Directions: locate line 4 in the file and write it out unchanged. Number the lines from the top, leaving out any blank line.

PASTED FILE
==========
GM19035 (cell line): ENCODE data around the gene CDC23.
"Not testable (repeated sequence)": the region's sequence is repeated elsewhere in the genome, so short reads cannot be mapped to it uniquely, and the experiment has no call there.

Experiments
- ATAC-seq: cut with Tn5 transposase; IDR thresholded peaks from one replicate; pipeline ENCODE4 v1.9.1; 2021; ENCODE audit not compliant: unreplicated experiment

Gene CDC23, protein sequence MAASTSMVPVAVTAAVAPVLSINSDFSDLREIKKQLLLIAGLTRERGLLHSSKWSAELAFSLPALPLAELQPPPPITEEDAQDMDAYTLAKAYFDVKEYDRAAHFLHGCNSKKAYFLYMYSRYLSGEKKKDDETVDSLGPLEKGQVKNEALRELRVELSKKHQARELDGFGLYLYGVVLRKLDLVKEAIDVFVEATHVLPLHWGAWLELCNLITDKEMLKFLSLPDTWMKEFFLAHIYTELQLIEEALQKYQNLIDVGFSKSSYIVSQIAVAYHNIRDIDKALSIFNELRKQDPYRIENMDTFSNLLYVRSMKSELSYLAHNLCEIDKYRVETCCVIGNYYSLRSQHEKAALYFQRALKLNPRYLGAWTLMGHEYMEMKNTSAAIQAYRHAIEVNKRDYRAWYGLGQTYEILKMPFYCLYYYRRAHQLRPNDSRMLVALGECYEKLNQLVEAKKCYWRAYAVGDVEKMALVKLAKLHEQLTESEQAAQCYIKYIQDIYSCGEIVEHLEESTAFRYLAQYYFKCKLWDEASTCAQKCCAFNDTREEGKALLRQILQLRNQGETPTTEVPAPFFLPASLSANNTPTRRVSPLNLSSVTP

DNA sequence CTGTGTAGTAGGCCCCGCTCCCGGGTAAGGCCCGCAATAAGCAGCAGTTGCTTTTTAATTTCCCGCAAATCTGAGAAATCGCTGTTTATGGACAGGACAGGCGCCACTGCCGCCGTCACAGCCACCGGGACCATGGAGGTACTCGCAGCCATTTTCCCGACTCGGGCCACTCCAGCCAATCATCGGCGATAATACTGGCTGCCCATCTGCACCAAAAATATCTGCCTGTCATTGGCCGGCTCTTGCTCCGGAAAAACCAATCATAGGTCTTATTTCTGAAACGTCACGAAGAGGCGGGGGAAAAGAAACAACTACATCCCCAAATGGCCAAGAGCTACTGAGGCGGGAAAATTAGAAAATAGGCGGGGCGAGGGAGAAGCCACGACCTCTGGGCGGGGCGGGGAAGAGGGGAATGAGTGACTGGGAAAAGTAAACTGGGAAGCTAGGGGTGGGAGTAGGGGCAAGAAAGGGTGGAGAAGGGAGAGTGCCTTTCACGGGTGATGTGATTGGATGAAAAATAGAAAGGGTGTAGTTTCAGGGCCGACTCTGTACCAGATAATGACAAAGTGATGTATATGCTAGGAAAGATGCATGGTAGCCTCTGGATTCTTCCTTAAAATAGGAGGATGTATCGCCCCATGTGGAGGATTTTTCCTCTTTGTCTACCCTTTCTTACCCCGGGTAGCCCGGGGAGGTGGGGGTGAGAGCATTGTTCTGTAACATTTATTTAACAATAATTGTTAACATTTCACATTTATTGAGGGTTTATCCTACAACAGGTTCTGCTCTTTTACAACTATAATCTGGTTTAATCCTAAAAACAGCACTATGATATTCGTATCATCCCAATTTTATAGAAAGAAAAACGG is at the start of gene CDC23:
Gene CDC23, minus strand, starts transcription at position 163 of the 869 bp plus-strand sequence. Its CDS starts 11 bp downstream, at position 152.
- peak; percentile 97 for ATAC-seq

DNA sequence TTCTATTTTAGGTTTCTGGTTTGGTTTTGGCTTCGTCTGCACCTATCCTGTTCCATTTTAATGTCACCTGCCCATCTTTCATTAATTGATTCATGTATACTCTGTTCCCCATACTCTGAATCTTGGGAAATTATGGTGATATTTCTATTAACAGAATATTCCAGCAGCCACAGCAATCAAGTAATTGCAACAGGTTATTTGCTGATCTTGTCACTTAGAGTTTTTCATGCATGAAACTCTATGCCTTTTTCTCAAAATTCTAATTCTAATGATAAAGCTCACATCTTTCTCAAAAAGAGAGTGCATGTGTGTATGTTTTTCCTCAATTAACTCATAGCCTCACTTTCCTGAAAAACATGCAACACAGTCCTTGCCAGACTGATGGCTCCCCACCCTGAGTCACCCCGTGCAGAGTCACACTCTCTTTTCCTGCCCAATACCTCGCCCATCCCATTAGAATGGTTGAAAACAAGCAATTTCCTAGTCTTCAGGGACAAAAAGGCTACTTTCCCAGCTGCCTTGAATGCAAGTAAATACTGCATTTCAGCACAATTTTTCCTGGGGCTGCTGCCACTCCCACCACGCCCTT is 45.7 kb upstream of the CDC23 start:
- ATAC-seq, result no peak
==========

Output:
- ATAC-seq: cut with Tn5 transposase; IDR thresholded peaks from one replicate; pipeline ENCODE4 v1.9.1; 2021; ENCODE audit not compliant: unreplicated experiment